APG PMC & Twitter

I am just back at my sister’s house after my first day of genealogy conferencing here in Knoxville at the Association of Professional Genealogists Professional Management Conference. The sessions were informative, I got to see an old friend and met several more that I had only known online up until this point, in addition to making new acquaintances.

I had a grand ol’ time Tweeting who I was sitting next to and what sessions were up next until after lunch. That’s when a request was made to refrain from texting or Tweeting as each of the afternoon speakers was introduced.

What a disappointment! I had heard this was an issue at last year’s APG conference too, and thought that perhaps they’d opened up to all the benefits Twitter can bring to a conference. I know that of which I speak, having run the PR for the past two Association of Independent Information Professionals conferences.

I do not know with whom the decision lies to ban or discourage Twitter at the APG events, and thus have not been able to find out why they don’t approve of its usage, but want to address some of what I think may be their concerns here:

First of all, Tweeting will not discourage attendance at a conference — yes, some audience members may tweet a key point here or there from a speaker, but this is a filter through which potential future conference attendees will become interested in the conference. Attendees are not going to be able to give away any secrets 140 characters at a time. They are going to provide free advertisements about the great sessions and speakers your event attracts, which could net new attendees in the future.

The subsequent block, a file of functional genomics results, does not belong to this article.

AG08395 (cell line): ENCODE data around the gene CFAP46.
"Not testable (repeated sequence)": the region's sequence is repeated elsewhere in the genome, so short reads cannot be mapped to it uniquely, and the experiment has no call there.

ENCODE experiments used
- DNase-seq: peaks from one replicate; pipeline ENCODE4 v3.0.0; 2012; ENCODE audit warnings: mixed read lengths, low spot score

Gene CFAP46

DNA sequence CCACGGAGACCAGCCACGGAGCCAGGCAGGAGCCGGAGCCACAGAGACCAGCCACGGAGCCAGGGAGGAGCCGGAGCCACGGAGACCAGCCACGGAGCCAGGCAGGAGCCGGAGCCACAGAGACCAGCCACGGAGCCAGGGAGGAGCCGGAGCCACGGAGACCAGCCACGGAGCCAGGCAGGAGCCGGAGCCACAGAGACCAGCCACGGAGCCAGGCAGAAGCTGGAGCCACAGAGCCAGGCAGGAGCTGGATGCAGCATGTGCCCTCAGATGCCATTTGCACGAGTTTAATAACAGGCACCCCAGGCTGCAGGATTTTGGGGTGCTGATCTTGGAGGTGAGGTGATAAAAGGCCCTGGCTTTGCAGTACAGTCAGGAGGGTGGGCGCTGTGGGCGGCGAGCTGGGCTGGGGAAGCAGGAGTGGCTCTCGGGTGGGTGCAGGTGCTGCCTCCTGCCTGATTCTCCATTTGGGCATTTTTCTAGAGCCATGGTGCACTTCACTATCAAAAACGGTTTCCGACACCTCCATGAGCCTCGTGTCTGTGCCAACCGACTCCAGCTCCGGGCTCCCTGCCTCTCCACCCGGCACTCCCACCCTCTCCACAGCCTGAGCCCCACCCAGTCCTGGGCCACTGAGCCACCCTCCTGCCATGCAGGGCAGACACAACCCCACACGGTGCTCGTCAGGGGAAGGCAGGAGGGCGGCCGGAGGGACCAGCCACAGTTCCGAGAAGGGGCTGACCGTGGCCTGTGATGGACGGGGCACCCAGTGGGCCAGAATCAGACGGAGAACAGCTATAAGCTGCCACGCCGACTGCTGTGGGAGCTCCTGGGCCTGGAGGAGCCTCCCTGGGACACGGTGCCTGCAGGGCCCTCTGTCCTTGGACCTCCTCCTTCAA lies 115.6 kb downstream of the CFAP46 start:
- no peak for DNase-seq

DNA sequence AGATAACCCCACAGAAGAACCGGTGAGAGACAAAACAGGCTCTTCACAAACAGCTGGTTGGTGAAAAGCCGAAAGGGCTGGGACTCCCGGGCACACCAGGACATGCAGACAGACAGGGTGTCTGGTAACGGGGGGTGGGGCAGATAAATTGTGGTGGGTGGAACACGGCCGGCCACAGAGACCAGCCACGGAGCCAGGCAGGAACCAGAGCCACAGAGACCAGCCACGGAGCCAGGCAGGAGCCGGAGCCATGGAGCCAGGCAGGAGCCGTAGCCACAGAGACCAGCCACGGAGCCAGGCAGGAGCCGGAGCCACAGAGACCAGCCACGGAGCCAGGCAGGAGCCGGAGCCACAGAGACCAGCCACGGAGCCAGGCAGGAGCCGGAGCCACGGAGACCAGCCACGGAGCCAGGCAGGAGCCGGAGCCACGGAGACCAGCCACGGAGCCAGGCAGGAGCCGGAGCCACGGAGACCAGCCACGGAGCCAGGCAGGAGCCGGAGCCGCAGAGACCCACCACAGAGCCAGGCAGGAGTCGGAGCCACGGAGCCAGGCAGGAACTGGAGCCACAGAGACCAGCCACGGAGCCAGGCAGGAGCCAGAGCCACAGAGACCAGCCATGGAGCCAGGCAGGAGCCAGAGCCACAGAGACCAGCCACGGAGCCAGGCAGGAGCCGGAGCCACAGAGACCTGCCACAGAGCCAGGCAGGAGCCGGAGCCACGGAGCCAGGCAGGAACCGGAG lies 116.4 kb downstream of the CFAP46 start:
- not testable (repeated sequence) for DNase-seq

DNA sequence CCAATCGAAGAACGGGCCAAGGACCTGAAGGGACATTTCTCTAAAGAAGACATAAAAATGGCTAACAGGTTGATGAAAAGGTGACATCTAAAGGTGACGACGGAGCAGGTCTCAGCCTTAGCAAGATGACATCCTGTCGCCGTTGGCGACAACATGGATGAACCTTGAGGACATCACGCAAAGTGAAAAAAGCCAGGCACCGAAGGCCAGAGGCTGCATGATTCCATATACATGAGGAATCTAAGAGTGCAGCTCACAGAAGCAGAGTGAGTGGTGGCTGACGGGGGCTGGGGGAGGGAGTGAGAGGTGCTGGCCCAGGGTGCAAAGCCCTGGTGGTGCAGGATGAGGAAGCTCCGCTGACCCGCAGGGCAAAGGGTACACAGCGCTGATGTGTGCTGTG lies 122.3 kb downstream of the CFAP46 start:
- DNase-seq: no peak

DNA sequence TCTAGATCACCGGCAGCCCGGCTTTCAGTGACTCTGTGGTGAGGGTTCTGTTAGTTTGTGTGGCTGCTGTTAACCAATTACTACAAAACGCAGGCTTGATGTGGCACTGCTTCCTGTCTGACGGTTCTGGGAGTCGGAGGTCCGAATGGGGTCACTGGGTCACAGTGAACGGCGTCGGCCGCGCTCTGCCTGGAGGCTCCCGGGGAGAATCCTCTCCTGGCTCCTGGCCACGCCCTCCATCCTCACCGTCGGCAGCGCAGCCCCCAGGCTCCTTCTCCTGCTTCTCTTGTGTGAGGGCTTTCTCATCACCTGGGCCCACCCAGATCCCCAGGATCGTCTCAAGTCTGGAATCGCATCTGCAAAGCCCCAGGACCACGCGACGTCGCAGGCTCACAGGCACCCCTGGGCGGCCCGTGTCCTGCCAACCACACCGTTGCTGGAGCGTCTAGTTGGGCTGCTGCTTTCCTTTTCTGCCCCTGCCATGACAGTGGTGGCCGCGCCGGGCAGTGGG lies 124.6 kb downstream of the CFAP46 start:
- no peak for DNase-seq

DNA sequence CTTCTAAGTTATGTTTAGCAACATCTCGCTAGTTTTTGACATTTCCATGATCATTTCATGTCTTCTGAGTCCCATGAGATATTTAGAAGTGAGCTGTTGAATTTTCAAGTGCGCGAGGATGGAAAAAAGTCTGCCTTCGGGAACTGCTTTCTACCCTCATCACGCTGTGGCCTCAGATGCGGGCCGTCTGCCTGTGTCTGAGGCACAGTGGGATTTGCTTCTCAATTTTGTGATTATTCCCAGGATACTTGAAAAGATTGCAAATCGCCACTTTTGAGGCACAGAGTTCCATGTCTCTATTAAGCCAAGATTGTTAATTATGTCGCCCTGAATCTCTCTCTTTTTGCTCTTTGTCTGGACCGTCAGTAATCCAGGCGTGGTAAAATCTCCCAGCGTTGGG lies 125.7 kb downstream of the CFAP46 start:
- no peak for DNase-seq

Secondly, it will not disrupt the session. Go ahead and admonish folks to turn down the sound on their phones to prevent beeps and rings from interrupting the speaker. If I were a speaker, I would ask my audience beforehand who is Tweeting. That way, I’ll know (or hope) that someone looking at their phone or laptop instead of me while I’m talking is perhaps Tweeting what I have to say. That’s instant gratification for a speaker — an audience member finds a tidbit interesting enough to share with their online followers.

Twitter is a necessary tool to use in event planning and marketing these days and the best part is, that your audience can do most of the work for you. If you set up a hashtag to promote a conference before the event, buzz can be generated before the first speaker takes to the podium. The conference organizers need only sit back and watch as attendees Tweet about what they’re enjoying about the conference and the takeaways they found most valuable. Yes, some may complain about the food or that the session rooms are too cold — great! That’s instant feedback you can act upon to improve the conference right then and there or at least to plan for in the future.